What Are The Characteristics of High Potential Employees?

What Are The Characteristics of High Potential Employees?

High potential employees, aka HiPos, are that illustrious group of individuals who are the rising stars in your organization.

While your organization may have a defined process for identifying high-potential employees, what may be missing is a defined process for keeping them engaged so you can retain them.

Because if you assume your HiPo employees are engaged, you risk underperformance and turnover. The key is to create a well-managed talent pipeline where HiPos see a future for themselves in your organization.

And frankly, a well-managed talent pipeline can give your organization a competitive edge, so understanding what makes an employee a HiPo and the special tactics you need to keep them engaged matters.

What is a HiPo anyway?

According to Corporate Executive Board (CEB), high potential employees have three key characteristics in common: aspiration, ability, and engagement.

Model of High-Potential Employees-CLC Human Resources

Image sourced courtesy of CEB and used with permission.

So how would these attributes be demonstrated in the workplace? Let’s look at an example with an imaginary high-potential employee “Emily”.

Aspiration is the desire to take on responsibilities, challenges and rewards typically demonstrated by those in more senior roles.

To demonstrate aspiration, Emily might proactively meet with her manager and ask to take on a new assignment that is more challenging than those she typically works on, or one that requires more personal responsibility, accountability or decision making. What’s key is that Emily takes the initiative and identifies herself to her manager as someone ready and willing for more complex challenges.

Ability is a combination of innate characteristics and learned skills

Emily has a very easy-going personality that makes her a natural when it comes to dealing with customers. Over the years, she’s augmented this innate characteristic with learned skills, so she’s become adept at managing difficult conversations with customers. Emily is now able to handle customer complaints and difficulties in a calm, responsive manner, and deliver exceptional customer service.

Engagement is the employee’s emotional and rational commitment, discretionary effort and intent to stay.

Emily is a high performer. She’s been with her employer for two years and always goes out of her way to ensure customers are happy. Emily enjoys her work, but she also has ambitions. She recently informed her manager that she wants to apply for a role in a different part of the company; one that will challenge her and help her develop further.

Her manager recognizes that Emily wants to expand her skills and grow. She’s ready for new challenges in her career and sees opportunities to pursue them in the company. As a good people manager , he’ll support Emily in moving on (and eventually up) in her career.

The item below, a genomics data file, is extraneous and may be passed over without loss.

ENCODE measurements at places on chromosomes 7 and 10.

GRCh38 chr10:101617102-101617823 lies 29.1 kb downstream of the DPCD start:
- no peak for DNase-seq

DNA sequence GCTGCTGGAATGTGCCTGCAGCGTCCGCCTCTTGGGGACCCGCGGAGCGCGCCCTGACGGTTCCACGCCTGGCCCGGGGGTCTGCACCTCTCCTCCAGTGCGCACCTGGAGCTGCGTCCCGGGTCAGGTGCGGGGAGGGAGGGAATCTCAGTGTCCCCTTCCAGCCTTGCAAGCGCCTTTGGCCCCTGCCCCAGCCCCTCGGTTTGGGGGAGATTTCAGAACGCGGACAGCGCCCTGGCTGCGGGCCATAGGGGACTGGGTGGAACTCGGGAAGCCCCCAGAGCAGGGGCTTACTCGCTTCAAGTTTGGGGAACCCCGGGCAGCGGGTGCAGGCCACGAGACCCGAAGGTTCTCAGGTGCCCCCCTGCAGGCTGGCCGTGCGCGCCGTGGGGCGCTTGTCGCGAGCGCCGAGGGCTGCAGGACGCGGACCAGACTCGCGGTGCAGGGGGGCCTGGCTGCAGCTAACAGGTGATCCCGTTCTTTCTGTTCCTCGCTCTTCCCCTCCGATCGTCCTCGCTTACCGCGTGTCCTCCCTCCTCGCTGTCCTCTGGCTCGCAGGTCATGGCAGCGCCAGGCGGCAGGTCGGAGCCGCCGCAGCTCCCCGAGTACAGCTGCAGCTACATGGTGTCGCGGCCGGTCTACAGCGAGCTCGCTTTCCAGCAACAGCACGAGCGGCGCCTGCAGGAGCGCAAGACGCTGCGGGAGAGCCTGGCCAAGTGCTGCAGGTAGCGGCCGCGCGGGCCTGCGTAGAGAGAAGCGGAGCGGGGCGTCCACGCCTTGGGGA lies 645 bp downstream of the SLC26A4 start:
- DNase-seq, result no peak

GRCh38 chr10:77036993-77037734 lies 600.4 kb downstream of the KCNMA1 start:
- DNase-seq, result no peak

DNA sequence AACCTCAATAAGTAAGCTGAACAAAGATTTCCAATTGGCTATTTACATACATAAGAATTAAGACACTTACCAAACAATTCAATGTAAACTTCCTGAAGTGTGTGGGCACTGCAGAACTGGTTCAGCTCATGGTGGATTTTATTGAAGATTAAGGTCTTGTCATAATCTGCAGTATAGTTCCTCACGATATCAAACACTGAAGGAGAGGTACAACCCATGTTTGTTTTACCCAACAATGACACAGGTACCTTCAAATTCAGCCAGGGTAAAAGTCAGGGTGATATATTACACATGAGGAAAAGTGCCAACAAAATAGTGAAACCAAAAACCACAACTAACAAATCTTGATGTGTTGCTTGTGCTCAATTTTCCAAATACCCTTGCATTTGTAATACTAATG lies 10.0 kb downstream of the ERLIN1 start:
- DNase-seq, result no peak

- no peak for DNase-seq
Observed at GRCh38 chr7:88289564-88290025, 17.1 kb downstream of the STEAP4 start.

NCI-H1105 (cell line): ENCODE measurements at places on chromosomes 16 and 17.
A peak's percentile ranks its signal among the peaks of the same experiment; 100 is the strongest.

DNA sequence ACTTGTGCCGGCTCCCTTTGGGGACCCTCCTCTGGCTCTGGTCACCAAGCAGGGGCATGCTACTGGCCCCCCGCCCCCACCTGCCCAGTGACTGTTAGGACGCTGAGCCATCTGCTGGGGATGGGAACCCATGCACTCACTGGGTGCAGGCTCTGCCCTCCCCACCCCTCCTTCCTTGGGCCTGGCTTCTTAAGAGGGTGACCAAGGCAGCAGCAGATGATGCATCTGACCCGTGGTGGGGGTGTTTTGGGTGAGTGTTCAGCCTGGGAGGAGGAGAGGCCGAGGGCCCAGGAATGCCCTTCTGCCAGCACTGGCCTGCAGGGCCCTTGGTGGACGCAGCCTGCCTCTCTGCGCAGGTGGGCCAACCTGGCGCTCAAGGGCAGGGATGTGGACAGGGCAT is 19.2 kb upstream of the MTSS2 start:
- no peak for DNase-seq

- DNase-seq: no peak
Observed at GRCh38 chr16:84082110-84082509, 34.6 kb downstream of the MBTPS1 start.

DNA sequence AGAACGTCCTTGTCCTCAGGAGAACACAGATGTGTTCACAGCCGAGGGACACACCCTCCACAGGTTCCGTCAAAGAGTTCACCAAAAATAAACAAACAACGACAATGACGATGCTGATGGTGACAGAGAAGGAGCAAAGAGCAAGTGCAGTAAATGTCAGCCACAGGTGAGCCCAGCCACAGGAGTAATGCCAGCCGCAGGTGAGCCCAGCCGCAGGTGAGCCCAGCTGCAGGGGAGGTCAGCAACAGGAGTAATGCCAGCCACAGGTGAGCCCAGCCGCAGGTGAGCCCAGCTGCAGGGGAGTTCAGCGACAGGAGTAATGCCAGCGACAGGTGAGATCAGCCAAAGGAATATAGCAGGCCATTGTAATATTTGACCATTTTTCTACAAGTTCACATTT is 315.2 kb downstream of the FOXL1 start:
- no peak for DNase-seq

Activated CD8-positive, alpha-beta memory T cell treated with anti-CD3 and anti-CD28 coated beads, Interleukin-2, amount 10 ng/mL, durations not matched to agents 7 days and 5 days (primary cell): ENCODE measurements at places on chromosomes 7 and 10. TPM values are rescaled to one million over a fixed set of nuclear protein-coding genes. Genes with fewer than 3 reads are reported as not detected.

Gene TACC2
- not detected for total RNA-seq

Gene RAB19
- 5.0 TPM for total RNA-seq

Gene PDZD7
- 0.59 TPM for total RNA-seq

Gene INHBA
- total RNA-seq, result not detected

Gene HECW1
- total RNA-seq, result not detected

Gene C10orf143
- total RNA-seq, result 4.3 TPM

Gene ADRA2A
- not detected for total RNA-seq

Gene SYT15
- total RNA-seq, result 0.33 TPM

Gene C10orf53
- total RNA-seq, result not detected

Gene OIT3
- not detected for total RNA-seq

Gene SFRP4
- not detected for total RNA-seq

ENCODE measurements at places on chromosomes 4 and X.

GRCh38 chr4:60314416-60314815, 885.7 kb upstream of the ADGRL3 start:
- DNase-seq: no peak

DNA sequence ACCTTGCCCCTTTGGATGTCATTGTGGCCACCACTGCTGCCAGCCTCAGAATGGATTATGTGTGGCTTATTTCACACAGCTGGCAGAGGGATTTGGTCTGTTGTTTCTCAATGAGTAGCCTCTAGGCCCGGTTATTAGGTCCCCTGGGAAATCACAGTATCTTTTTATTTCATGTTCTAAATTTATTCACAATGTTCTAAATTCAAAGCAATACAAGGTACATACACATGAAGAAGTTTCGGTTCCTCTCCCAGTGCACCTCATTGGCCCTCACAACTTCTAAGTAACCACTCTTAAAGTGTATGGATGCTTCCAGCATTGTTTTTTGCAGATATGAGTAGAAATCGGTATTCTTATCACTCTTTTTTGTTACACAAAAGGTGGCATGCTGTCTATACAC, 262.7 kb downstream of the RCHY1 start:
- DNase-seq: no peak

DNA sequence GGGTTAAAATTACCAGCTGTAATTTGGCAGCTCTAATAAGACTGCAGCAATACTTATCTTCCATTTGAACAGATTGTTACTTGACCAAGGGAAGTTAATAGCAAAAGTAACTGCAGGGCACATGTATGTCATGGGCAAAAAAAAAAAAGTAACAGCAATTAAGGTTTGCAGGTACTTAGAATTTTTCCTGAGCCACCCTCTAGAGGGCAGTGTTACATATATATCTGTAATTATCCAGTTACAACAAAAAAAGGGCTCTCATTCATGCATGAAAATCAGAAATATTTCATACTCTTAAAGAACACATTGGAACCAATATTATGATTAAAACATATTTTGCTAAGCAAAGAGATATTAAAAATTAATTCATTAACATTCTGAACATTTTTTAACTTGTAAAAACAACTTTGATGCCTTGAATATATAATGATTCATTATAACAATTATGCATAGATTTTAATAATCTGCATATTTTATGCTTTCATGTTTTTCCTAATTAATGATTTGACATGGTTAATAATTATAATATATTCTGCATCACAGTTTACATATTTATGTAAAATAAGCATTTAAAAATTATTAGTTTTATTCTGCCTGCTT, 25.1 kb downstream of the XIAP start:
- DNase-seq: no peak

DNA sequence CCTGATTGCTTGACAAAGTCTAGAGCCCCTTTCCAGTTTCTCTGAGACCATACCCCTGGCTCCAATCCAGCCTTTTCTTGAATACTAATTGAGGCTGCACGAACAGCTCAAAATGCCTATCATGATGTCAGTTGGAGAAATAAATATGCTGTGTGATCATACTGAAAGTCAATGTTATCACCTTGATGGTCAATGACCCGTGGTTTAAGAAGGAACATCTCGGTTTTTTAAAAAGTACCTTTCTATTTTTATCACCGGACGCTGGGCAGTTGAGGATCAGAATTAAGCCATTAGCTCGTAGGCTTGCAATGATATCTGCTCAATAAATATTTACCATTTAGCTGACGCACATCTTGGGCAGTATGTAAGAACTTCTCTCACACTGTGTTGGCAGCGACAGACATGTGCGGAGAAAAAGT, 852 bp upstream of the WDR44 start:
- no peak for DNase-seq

Aspiration, ability, engagement–putting it all together in one package

In essence–high-potential employees like what they do, want to do more, always go the extra mile, and see a future for themselves in your organization.

The risk… keeping them engaged

Because of their unique characteristics, keeping high-potential employees engaged is more important, but also a bit more challenging. They can be easily disillusioned by poor management and a lack of opportunities for growth. And they can also more easily find employment elsewhere should they decide to jump ship.

So what can you do to keep your HiPos engaged and build your talent pipeline?

We recently partnered with CEB in a webinar that explored this challenge. Scott Engler of CEB shared the four imperatives to reengage your high potential employees:

1. Equip your managers to surface critical engagement risks. For example, many managers don’t understand the vast range of reasons that can affect turnover risk. Train your managers on the importance of maintaining a regular, ongoing dialog with employees (and especially high-potential employees), so they can proactively identify and address those risks.

2. Require HiPos to commit to the organization. Simply telling someone they are a HiPo may not be enough to engage and retain them. Establish a “talent deal” that provides them with a variety of special opportunities, benefits and commitments, but expect organization-defined commitments or responsibilities from them in return.

3. Align HiPo and senior leader expectations for compelling HiPo career paths. HiPos value fair, diverse and structured career paths, so a standard process to help facilitate their movement across the business may be warranted. Ensure senior leader buy-in to high-potential development programs so they don’t get derailed.

4. Provide high-risk opportunities in a supportive environment. HiPos need highly challenging development opportunities that allow them advance their career. But these opportunities need to be carefully managed. HiPos also need a supportive work environment to mitigate their risks and drive success.

Nurture your high potential employees and maximize corporate potential

How you develop, reward and retain your high-potential employees can have a huge impact on your ability to groom future leaders, and increase or sustain high productivity.

Your Turn: What is your organization doing to identify and retain high potential employees?

Tags:  For Managers


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